Political Spoils and the Chicago Fire: 1869-1872
by Drew E. VandeCreek
In December of 1869 assembled delegates began the constitutional convention mandated by the voters in the elections of the previous year. The state constitution had served as the law of the land since 1848. But in the years following the Civil War a wave of political spoilsmanship and corruption had seemingly engulfed Illinois politics. Every year an increasing number of private bills, devoted to promoting specific individuals or local interests, swamped the legislature. Determined "rings" of political insiders pillaged the state treasury through contracts with the penitentiary and the new state industrial university at Champaign, among others. Voters responded by demanding a new state constitution.
The new document largely forbade such special laws. It curbed the legislature's ability to override a governor's veto and regulated grain warehouses and railroads in response to agrarian demands as well. The constitution of 1870 also granted suffrage to African Americans in Illinois, in keeping with the provisions of the Fifteenth Amendment. While Union armies fought to return the Confederacy to the Union and, ultimately, destroy the institution of slavery, African Americans in Illinois had not enjoyed the franchise. Despite this constitution's provision, and the legislature's rapid ratification of the Amendment, many white residents of Illinois continued to resist any notion of black civil rights or social equalities. Democrats often continued to portray Republicans' drive for black equality as a threat to white supremacy. And many Republicans themselves, while supporting the abstract notion of black equality, balked at the prospect of its realization.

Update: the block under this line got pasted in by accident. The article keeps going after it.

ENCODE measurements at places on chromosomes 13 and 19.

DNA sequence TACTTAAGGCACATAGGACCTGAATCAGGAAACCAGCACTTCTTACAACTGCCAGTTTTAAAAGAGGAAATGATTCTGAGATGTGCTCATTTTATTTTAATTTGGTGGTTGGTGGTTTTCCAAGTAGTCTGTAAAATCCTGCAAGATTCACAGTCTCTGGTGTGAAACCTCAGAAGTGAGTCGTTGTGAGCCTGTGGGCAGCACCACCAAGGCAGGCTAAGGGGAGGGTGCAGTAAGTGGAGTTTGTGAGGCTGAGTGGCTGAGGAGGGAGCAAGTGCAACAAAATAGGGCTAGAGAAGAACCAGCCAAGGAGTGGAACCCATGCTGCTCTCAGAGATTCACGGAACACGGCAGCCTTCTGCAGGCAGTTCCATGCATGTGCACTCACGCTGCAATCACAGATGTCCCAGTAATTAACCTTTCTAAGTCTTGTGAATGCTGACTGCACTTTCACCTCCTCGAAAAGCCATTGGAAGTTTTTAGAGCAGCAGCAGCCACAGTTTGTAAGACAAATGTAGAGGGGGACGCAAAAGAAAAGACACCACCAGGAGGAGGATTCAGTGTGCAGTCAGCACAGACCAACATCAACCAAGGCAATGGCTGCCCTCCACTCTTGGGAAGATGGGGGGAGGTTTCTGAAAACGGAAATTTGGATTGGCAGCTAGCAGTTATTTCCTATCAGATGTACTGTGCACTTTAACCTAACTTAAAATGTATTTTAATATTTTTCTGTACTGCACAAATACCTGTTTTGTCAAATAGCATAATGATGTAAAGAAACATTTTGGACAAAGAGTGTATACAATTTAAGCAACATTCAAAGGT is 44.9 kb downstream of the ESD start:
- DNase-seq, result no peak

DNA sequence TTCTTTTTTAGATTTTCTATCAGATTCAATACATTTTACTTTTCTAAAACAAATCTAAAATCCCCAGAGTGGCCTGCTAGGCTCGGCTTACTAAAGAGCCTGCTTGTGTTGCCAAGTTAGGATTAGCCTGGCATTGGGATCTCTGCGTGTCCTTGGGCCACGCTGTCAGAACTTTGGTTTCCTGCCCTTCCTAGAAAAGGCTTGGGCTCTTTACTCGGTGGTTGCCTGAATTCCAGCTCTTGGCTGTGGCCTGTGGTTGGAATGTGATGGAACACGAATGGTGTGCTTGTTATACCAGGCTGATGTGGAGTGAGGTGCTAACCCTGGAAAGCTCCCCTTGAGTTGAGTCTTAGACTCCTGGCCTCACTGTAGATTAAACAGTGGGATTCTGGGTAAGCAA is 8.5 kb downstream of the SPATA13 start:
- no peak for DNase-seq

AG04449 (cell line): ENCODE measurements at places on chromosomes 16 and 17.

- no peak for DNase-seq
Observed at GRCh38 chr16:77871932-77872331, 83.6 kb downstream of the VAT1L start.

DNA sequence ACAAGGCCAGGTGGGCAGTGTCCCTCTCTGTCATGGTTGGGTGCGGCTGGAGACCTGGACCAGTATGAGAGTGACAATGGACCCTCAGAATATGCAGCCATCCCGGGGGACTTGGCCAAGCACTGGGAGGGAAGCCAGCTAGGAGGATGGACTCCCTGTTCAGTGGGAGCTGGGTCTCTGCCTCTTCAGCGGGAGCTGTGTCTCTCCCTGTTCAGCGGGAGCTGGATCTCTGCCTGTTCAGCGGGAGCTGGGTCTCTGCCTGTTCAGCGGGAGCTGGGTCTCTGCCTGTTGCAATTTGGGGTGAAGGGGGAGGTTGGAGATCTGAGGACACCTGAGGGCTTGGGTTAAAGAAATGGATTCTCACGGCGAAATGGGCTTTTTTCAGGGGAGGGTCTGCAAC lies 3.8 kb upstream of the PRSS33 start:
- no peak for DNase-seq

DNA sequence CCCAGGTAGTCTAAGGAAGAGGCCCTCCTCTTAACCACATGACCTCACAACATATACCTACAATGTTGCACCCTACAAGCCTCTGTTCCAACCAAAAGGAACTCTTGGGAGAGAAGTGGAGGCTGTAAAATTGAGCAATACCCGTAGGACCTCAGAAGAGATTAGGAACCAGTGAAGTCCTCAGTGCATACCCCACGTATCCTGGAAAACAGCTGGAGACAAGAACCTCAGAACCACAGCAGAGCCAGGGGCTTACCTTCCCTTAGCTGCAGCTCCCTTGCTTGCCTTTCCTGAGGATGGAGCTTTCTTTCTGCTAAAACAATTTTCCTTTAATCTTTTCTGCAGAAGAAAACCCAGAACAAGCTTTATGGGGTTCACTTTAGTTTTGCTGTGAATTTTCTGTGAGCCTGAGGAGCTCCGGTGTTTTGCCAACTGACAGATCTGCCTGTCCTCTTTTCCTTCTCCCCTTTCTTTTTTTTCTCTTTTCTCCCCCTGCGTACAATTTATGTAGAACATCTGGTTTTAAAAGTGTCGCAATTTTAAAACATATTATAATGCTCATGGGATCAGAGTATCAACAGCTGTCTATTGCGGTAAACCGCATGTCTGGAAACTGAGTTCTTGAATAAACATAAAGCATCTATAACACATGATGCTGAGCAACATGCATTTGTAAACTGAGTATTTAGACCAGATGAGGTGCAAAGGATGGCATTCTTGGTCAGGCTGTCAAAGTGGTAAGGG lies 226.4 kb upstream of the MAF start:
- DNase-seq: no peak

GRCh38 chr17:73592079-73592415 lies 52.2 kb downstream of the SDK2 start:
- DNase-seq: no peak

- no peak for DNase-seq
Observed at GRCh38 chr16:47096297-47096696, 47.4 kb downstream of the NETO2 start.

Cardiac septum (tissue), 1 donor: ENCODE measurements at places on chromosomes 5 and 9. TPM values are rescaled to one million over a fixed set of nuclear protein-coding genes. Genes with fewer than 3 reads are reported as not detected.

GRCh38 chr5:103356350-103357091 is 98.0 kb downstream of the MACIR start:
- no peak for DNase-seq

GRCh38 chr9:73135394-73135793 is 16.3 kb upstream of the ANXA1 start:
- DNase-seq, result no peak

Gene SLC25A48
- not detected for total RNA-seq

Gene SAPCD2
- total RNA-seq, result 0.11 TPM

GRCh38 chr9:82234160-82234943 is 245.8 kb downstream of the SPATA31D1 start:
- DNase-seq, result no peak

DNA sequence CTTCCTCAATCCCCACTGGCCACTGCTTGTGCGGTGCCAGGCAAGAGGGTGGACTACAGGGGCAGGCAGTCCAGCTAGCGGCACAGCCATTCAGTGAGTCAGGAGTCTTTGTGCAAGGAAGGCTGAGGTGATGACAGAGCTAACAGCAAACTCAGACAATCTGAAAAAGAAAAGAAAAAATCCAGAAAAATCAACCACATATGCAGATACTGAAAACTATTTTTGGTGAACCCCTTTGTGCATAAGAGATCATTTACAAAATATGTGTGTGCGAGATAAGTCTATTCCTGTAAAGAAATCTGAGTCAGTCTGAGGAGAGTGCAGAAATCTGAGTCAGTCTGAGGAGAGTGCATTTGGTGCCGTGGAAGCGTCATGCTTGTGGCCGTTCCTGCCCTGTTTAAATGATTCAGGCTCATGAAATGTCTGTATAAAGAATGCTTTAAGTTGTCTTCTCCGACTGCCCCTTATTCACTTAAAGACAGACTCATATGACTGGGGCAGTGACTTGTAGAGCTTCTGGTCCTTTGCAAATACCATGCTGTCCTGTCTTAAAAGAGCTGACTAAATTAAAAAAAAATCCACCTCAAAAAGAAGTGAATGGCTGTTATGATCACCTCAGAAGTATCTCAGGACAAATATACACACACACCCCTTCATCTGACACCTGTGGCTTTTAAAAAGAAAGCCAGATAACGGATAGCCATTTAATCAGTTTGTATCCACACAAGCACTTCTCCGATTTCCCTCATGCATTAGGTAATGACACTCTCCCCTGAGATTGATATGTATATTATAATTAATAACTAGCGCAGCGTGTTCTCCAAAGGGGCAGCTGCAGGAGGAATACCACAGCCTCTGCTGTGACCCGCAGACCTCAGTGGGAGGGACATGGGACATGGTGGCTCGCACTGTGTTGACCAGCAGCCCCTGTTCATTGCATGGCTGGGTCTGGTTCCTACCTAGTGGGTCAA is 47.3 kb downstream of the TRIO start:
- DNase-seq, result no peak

The matter of political spoils badly damaged the Republican Party in Illinois. Despite the new constitution's closing of several legal loopholes, many officeholders and their friends persisted in enriching themselves at the public's expense. In 1869's local elections disapproving Republicans and Democrats often combined forces to run "citizens" tickets that defeated the "ring” tickets put forward by Republican machines. In other locales Democratic candidates displaced Republicans tarnished by scandal. At a national level, the issue of political corruption split the Republican Party.